From Daniel Clark
New Orleans 29 September 1803
Herewith I forward you the answer to the Query respecting the Indian Nations in Louisiana,1 and by consulting the Map already forwarded you,2 their Position will be easily perceived. I am collecting further information respecting the Nations in the Provinces bordering on & to the West of Louisiana which you will shortly receive. I now take the Liberty of drawing on you in compliance with the Presidents directions for the Sum of $290 expended for the public account as Statement inclosed No. 1, and can assure you that it cost me considerably upwards of double the Sum to obtain the various details which I have forwarded, but which as I could not make a specific charge for each article, I have often not charged at all. The Sum of $150 as charged in the account was paid to obtain permission of various possessors of manuscript Surveys to copy them, and to the Clerks in the Offices for permission to consult the Maps in the Archives for the purpose of forming a more correct one than has hitherto appeared, which is now in great forwardness, and when executed will be sent to you. The Sum of $100 was a gratuity to the Clerks of the Customhouse for collecting & classing the articles of importation & exportation for three successive Years, which it is not usual to do here in the form in which I obtained it, and was consequently a work of time & labor, which I should have translated and forwarded you as I did the first, had I not been prevented by Sickness, the 40$ making the remainder of this account were paid to the Clerks of the Public offices for their assistance in taking Copies of the accounts of Expenditures &c &c which I have already forwarded you, and I enter into these explanations as the nature of the case would not admit of asking for receipts to serve as Vouchers for my account which I flatter myself you will approve of, and direct my draft on you for the amount to be duly honored. I have further drawn a separate draft on you for $111 62/10 acct No. 2 for supplies furnished to a detachment of the Troops of the U. S. at the request of the Officer who commanded them, and to a Courier for carrying a Packet to General Wilkinson on the Service mentioned in my Letter of the 1st. of June, and should it not be in the regular way to have drawn on you for these Sums I take the Liberty of requesting you will direct the proper Officer to discharge their amount. I now inclose you a sketch of the neighborhood of New Orleans including the major part of the Sugar Plantations & Saw Mills, remarking for your Government, that the first Row of Trees parallell with the River includes all or nearly all the Land now under Cultivation, and from it you will judge of the Portion that remains waste in the Island of Orleans and opposite Bank of the Mississippi; what is called Prairié is a reedy marsh almost impassable by man or Beast in its present State, but which with Care and attention might be turned to account if our Population were greater, or Lands scarcer & dearer than they now are.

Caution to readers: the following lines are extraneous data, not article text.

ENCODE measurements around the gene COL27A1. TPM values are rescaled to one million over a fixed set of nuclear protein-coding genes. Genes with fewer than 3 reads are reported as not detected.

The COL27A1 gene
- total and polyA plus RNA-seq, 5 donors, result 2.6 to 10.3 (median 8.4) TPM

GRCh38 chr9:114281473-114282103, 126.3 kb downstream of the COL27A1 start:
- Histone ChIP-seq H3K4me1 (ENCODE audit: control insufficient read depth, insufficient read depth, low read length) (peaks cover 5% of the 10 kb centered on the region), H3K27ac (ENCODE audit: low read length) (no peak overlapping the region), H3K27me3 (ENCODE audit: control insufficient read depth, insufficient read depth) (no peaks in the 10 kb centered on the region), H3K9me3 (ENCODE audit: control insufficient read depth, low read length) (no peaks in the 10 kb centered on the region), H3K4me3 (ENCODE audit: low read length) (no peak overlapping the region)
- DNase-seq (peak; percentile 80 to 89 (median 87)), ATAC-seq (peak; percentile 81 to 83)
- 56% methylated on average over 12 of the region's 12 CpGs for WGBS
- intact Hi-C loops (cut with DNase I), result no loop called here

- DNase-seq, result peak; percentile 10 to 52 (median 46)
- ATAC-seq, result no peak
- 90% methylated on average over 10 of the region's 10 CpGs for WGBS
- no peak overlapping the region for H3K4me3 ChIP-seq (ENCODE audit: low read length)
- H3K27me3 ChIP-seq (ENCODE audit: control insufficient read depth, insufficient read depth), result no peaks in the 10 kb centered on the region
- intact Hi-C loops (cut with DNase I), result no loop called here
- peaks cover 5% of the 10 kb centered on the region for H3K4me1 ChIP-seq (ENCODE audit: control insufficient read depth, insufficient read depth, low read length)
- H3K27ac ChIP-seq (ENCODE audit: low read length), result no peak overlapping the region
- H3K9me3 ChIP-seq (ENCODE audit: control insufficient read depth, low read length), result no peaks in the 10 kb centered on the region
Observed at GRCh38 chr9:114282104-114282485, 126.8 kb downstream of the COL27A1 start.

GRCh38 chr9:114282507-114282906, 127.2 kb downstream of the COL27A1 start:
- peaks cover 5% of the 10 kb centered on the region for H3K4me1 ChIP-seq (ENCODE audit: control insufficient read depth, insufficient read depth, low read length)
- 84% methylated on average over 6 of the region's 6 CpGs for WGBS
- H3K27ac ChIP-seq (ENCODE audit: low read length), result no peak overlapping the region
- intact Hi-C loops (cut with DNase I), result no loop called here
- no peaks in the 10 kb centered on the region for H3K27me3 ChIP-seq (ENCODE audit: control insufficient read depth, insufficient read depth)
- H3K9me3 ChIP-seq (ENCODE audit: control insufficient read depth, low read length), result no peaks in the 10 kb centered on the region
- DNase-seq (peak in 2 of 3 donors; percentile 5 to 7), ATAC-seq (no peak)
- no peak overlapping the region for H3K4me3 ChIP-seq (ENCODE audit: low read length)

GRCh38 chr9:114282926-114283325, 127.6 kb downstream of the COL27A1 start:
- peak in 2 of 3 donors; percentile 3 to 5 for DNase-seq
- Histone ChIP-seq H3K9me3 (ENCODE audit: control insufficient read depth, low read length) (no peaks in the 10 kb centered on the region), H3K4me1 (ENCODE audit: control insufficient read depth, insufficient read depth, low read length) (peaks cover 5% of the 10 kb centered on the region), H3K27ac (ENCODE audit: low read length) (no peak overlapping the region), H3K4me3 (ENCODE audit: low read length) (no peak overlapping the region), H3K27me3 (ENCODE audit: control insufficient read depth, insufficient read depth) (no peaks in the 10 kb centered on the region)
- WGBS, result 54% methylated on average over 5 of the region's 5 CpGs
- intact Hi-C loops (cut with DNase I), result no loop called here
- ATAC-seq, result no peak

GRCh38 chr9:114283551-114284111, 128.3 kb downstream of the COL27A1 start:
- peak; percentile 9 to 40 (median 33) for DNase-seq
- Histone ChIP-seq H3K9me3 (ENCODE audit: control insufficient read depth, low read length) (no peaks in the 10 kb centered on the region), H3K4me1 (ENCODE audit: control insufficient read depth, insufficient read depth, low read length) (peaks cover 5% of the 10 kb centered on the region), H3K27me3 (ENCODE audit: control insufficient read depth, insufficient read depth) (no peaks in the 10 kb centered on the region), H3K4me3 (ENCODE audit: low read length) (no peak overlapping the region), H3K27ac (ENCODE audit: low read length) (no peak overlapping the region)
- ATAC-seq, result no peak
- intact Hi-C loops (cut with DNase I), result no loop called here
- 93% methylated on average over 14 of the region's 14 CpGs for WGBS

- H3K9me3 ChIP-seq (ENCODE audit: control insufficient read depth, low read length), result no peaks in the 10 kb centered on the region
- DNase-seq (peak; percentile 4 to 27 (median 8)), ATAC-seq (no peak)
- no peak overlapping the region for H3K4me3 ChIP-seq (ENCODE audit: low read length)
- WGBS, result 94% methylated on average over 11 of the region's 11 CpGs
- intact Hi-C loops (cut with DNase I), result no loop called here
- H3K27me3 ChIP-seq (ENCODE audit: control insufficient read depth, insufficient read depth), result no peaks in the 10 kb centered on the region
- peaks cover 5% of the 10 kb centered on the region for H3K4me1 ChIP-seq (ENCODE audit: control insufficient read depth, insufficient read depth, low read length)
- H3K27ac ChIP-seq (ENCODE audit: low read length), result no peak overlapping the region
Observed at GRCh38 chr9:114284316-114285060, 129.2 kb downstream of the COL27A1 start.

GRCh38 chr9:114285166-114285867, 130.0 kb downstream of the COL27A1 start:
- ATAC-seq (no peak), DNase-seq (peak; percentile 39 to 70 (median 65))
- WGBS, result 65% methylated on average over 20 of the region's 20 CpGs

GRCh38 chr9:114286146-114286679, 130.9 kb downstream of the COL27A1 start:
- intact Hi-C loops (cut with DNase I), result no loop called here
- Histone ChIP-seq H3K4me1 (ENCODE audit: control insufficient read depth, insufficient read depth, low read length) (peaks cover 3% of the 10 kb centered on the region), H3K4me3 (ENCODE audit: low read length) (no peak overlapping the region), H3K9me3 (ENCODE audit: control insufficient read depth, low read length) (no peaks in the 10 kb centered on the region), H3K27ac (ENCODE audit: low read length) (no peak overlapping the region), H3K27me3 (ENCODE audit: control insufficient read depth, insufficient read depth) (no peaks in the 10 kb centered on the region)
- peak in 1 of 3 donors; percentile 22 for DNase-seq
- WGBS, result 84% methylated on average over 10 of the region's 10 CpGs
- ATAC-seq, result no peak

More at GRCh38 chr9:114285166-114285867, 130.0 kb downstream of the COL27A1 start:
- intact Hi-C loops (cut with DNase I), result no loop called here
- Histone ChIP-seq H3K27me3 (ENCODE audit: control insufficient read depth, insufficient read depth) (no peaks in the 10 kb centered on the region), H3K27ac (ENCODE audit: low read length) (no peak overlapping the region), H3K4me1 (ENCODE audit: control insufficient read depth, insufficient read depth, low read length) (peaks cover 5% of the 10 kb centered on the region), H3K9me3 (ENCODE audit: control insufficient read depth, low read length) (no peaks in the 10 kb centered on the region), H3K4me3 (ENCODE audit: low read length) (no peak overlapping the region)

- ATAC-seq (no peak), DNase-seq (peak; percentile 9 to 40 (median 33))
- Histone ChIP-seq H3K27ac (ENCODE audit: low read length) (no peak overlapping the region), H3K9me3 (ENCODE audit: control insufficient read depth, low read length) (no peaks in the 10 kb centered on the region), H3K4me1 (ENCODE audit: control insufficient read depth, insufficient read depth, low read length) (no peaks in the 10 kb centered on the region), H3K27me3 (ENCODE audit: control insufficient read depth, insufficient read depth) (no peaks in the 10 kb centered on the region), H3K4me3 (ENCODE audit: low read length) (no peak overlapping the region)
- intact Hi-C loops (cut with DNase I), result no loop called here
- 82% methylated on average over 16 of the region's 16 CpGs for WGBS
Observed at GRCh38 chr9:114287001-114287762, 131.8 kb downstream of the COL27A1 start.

I find on enquiry that no Treaties have ever been entered into by Spain with the Indian Nations to the West of the Mississippi, and they look on those concluded with the Creeks, Choctaws &c as abrogated since the Treaty of San Lorenzo with the U. S., which will free us from any trouble with respect to the Stipulations contained in the Sixth article of the late Treaty between us & the French Government.3 It has not, nor will it be possible to prepare the Indians for the Change about to take place, otherwise than by sending Agents among them who understand their Languages, as they rarely come to Orleans, and the Jealousy of the Spanish Officers who flatter themselves with the hope of retaining the Western Bank of the Mississippi would be an insuperable obstacle & prove too dangerous a measure for those who might be concerned in it, to attempt to put it in Practice at the present moment. Some Presents will be necessary to keep them in Peace and well disposed towards us; and though the Sums destined for this purpose will not indubitably equal those applied by Spain to that Service, yet being more economically expended & more faithfully applied to the use intended will produce a more favorable effect than has ever been experienced by the Government of this Country. I have the Honor to remain with respect Sir Your most obedient & most humble Servant